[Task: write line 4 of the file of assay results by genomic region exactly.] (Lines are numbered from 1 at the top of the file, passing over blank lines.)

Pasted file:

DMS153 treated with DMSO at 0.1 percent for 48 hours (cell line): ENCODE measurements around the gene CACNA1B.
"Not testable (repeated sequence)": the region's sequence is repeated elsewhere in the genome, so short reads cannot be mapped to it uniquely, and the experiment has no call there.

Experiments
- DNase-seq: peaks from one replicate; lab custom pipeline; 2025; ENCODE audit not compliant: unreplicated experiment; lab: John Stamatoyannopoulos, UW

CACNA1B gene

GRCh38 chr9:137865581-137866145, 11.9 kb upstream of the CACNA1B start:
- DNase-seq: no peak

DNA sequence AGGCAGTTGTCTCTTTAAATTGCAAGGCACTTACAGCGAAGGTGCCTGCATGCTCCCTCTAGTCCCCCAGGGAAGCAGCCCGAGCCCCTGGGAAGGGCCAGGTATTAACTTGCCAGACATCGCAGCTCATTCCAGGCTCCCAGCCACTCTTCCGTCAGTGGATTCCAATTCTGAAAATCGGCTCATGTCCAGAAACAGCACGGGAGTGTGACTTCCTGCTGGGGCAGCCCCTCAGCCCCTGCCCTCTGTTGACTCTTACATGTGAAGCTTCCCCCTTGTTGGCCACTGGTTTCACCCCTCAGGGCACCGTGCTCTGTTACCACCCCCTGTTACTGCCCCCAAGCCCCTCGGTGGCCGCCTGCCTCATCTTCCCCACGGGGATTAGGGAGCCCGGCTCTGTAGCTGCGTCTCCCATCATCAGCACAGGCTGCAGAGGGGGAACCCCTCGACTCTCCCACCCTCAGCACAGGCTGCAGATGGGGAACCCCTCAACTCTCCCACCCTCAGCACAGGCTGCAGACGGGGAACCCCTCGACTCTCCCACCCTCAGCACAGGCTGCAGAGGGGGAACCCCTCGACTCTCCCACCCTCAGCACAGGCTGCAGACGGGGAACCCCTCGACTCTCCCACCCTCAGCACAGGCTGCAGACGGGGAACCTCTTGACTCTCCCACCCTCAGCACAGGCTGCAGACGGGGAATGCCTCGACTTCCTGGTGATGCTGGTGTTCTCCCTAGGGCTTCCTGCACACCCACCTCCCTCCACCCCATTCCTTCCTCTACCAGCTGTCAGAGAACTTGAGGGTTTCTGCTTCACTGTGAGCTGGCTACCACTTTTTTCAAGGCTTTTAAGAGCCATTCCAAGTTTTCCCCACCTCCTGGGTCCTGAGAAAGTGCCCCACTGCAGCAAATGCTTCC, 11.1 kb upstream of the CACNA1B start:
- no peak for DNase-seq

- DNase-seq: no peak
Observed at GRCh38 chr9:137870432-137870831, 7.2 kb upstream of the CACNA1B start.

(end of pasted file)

- DNase-seq: peaks from one replicate; lab custom pipeline; 2025; ENCODE audit not compliant: unreplicated experiment; lab: John Stamatoyannopoulos, UW